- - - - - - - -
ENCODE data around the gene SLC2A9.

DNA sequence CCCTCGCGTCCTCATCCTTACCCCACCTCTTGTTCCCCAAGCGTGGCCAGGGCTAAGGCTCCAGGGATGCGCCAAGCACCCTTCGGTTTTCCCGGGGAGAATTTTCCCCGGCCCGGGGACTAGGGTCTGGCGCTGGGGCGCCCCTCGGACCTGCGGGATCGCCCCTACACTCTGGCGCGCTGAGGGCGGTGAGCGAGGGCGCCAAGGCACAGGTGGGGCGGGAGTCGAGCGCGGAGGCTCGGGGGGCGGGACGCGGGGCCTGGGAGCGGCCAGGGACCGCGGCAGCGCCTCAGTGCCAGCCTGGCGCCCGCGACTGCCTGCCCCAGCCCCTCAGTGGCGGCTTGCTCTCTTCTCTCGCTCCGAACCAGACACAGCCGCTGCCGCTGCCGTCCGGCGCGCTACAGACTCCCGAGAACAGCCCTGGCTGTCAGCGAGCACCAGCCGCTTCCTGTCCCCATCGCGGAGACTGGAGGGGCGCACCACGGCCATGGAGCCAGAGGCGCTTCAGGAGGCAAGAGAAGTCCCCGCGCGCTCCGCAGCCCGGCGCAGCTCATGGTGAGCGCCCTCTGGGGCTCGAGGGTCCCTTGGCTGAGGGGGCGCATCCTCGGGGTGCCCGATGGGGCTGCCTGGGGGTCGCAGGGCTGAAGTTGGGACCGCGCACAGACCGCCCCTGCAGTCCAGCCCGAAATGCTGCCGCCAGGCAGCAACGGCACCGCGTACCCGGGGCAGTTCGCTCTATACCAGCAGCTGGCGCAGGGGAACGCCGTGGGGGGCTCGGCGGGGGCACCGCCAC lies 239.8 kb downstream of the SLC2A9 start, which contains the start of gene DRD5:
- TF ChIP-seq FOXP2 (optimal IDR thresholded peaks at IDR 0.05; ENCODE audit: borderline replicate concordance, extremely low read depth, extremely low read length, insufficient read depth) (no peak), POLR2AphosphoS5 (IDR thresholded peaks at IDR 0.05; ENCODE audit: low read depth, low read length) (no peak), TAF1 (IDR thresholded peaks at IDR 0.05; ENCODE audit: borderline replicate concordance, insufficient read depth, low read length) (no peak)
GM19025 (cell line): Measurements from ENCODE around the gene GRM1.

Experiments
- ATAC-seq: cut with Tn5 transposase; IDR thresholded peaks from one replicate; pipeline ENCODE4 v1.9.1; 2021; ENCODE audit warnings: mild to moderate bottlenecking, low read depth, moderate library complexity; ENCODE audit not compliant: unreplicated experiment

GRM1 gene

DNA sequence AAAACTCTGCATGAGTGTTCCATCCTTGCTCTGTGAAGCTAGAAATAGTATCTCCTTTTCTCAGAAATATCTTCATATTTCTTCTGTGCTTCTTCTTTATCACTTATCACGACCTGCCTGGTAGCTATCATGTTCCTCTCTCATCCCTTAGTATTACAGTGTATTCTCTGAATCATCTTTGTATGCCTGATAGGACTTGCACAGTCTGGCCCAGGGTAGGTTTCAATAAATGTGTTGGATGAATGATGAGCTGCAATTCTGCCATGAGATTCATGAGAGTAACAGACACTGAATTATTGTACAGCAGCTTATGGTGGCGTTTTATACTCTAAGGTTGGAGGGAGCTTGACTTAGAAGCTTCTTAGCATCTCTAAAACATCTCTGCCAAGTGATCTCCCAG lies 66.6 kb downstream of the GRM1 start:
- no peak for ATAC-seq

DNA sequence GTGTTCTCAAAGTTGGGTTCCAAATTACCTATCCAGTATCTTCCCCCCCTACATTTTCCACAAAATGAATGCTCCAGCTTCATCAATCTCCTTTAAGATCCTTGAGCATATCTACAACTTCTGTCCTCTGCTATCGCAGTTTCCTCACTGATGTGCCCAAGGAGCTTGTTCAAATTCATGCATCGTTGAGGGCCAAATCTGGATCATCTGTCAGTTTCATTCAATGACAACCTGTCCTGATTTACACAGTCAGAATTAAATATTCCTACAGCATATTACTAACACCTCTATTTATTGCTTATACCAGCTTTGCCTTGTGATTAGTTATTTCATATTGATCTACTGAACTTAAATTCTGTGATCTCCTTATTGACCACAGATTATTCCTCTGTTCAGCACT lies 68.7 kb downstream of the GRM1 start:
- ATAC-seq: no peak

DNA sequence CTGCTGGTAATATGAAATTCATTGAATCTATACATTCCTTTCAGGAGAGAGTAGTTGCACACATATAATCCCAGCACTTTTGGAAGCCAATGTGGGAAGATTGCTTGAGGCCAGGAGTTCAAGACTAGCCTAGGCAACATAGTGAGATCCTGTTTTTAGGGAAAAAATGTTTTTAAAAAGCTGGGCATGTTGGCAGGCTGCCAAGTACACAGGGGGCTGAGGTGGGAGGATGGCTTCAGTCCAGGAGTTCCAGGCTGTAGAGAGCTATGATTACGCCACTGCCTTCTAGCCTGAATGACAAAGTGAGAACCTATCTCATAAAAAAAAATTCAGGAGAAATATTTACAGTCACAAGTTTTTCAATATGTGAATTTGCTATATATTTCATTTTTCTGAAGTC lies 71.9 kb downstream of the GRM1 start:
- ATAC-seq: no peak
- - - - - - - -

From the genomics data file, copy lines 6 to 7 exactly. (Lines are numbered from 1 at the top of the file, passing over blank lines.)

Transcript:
- ATAC-seq: cut with Tn5 transposase; IDR thresholded peaks from one replicate; pipeline ENCODE4 v1.9.1; 2021; ENCODE audit warnings: mild to moderate bottlenecking, low read depth, moderate library complexity; ENCODE audit not compliant: unreplicated experiment

GRM1 gene